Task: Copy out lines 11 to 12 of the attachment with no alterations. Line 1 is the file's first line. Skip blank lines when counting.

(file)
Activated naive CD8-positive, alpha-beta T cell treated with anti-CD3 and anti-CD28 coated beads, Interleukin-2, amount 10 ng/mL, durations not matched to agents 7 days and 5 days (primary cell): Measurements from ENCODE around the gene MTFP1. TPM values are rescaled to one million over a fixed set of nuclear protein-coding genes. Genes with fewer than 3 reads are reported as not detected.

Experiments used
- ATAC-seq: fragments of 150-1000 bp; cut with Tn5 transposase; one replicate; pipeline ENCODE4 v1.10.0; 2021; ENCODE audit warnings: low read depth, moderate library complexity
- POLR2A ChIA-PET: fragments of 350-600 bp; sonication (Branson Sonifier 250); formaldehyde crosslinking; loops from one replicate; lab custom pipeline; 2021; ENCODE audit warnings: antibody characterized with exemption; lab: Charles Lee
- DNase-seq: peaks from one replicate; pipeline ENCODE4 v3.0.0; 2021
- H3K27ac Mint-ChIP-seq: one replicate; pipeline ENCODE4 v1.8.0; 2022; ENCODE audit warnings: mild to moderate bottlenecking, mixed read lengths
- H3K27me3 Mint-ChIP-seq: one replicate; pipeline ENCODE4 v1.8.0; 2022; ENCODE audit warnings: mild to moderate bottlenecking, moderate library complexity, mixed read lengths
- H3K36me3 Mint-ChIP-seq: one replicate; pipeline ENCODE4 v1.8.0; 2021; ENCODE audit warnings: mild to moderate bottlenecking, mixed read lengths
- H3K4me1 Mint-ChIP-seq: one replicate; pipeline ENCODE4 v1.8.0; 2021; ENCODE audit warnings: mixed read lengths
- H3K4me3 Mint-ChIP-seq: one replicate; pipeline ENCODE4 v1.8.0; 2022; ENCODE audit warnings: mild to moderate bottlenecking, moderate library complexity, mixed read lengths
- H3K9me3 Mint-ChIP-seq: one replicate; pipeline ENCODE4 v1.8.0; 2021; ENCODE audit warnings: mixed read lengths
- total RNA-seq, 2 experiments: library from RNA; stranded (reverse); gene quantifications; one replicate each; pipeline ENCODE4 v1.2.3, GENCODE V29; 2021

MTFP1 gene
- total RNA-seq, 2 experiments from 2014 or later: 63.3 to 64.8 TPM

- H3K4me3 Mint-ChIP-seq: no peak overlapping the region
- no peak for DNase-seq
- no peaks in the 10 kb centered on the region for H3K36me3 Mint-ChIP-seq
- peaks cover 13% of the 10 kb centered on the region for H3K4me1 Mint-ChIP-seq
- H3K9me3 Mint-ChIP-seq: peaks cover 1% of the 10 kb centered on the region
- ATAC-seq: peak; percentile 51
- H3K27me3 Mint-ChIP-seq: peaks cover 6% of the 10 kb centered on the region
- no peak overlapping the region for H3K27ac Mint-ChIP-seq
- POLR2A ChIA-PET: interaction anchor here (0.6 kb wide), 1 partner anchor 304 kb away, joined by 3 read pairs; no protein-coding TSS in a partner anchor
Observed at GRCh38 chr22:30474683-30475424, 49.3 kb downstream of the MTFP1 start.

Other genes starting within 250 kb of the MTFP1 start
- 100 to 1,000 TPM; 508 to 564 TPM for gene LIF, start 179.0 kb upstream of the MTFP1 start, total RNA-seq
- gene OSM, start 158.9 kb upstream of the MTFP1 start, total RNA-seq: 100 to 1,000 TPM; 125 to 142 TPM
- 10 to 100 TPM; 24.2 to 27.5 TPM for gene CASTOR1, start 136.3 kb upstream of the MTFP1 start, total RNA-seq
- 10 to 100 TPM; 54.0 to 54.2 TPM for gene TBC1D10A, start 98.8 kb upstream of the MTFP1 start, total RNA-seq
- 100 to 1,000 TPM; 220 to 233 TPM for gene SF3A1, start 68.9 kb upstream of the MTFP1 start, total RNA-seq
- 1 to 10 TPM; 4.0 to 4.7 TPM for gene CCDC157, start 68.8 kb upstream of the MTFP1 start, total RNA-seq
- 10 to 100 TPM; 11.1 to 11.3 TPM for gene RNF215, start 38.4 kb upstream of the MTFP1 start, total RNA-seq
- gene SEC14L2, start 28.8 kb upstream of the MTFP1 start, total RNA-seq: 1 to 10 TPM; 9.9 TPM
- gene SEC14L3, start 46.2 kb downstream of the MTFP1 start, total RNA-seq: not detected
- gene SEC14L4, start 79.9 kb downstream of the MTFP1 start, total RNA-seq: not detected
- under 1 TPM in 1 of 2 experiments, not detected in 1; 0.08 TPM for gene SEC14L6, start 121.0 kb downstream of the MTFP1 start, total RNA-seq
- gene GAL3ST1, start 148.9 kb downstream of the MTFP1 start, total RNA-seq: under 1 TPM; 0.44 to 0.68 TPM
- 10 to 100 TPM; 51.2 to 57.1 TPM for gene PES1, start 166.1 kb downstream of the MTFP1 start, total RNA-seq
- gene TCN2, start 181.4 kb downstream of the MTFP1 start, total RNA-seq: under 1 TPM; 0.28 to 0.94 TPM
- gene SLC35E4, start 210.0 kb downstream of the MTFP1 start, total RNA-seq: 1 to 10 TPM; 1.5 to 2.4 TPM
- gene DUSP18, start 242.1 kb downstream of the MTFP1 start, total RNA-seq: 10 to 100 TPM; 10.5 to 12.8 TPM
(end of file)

- H3K9me3 Mint-ChIP-seq: one replicate; pipeline ENCODE4 v1.8.0; 2021; ENCODE audit warnings: mixed read lengths
- total RNA-seq, 2 experiments: library from RNA; stranded (reverse); gene quantifications; one replicate each; pipeline ENCODE4 v1.2.3, GENCODE V29; 2021